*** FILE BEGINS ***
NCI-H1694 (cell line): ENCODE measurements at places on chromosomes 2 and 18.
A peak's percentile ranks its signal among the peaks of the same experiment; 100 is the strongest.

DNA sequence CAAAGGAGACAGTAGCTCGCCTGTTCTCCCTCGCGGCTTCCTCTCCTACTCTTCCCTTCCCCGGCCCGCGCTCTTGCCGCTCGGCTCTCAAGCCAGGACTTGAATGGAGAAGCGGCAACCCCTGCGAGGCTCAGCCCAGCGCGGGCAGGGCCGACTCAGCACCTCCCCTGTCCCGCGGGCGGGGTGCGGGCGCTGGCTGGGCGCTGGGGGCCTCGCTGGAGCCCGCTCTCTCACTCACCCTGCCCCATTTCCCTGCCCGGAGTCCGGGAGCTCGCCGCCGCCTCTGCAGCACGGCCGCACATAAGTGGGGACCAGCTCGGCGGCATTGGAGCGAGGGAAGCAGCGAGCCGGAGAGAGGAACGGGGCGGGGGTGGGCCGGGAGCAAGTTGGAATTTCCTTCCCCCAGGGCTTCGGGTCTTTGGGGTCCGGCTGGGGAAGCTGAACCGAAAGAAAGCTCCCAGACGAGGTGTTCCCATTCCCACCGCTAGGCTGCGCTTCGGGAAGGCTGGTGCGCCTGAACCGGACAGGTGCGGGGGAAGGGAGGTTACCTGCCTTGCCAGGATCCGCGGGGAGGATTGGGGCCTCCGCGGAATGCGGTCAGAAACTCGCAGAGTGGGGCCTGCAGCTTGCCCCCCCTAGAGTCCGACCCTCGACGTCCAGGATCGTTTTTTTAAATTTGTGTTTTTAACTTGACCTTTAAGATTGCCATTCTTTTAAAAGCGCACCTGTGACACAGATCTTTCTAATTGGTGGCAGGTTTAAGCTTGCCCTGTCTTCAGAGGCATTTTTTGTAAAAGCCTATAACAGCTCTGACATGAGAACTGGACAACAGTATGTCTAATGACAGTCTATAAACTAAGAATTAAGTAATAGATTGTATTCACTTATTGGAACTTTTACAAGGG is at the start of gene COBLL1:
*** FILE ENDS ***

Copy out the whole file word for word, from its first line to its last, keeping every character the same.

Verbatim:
NCI-H1694 (cell line): ENCODE measurements at places on chromosomes 2 and 18.
A peak's percentile ranks its signal among the peaks of the same experiment; 100 is the strongest.

DNA sequence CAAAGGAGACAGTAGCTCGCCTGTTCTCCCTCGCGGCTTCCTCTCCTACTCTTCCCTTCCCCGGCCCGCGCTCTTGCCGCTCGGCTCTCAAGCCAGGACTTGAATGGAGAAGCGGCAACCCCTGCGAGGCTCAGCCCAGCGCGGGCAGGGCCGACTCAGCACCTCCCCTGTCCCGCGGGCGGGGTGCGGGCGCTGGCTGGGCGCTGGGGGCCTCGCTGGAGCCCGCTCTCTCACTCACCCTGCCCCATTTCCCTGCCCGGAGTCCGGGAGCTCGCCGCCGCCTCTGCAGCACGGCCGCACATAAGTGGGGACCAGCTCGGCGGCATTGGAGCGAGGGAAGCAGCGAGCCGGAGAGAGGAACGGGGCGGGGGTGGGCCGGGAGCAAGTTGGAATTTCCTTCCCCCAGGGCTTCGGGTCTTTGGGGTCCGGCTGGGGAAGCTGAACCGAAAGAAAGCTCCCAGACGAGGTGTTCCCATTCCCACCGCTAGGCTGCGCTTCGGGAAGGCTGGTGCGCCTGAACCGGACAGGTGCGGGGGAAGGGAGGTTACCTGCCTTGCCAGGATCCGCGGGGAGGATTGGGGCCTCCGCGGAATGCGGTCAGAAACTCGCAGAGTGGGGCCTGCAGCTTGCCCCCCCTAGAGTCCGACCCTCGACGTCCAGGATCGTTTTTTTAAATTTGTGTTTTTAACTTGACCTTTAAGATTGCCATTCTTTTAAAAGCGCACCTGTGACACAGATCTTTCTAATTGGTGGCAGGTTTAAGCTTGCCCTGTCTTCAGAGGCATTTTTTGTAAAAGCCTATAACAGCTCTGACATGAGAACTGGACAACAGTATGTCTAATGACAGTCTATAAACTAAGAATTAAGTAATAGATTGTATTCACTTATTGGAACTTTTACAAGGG is at the start of gene COBLL1: